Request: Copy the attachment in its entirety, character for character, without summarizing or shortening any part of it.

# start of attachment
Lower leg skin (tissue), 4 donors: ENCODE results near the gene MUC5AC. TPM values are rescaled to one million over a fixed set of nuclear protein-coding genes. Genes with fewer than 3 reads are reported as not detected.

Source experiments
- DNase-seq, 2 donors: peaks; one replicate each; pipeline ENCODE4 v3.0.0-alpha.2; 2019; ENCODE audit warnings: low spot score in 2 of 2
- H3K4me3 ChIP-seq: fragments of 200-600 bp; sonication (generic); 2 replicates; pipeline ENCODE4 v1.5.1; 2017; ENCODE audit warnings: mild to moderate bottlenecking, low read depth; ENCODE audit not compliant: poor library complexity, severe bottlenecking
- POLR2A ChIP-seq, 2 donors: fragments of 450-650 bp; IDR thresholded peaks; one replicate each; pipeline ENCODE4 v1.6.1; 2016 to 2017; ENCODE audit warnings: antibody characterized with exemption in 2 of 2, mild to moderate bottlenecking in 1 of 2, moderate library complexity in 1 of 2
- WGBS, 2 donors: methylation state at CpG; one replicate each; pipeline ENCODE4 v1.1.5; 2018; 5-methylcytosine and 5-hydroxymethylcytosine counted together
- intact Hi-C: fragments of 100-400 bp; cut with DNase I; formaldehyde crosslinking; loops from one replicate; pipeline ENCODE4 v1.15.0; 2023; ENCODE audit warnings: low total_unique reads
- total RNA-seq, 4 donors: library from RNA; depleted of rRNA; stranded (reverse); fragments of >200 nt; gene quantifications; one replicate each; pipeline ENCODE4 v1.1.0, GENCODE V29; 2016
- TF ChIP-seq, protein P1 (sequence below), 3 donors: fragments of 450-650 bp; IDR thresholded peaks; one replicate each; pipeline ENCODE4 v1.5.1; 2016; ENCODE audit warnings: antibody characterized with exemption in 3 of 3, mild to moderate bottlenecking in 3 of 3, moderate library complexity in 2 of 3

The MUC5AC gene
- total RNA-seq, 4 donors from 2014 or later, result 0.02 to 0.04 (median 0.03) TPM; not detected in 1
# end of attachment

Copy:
Lower leg skin (tissue), 4 donors: ENCODE results near the gene MUC5AC. TPM values are rescaled to one million over a fixed set of nuclear protein-coding genes. Genes with fewer than 3 reads are reported as not detected.

Source experiments
- DNase-seq, 2 donors: peaks; one replicate each; pipeline ENCODE4 v3.0.0-alpha.2; 2019; ENCODE audit warnings: low spot score in 2 of 2
- H3K4me3 ChIP-seq: fragments of 200-600 bp; sonication (generic); 2 replicates; pipeline ENCODE4 v1.5.1; 2017; ENCODE audit warnings: mild to moderate bottlenecking, low read depth; ENCODE audit not compliant: poor library complexity, severe bottlenecking
- POLR2A ChIP-seq, 2 donors: fragments of 450-650 bp; IDR thresholded peaks; one replicate each; pipeline ENCODE4 v1.6.1; 2016 to 2017; ENCODE audit warnings: antibody characterized with exemption in 2 of 2, mild to moderate bottlenecking in 1 of 2, moderate library complexity in 1 of 2
- WGBS, 2 donors: methylation state at CpG; one replicate each; pipeline ENCODE4 v1.1.5; 2018; 5-methylcytosine and 5-hydroxymethylcytosine counted together
- intact Hi-C: fragments of 100-400 bp; cut with DNase I; formaldehyde crosslinking; loops from one replicate; pipeline ENCODE4 v1.15.0; 2023; ENCODE audit warnings: low total_unique reads
- total RNA-seq, 4 donors: library from RNA; depleted of rRNA; stranded (reverse); fragments of >200 nt; gene quantifications; one replicate each; pipeline ENCODE4 v1.1.0, GENCODE V29; 2016
- TF ChIP-seq, protein P1 (sequence below), 3 donors: fragments of 450-650 bp; IDR thresholded peaks; one replicate each; pipeline ENCODE4 v1.5.1; 2016; ENCODE audit warnings: antibody characterized with exemption in 3 of 3, mild to moderate bottlenecking in 3 of 3, moderate library complexity in 2 of 3

The MUC5AC gene
- total RNA-seq, 4 donors from 2014 or later, result 0.02 to 0.04 (median 0.03) TPM; not detected in 1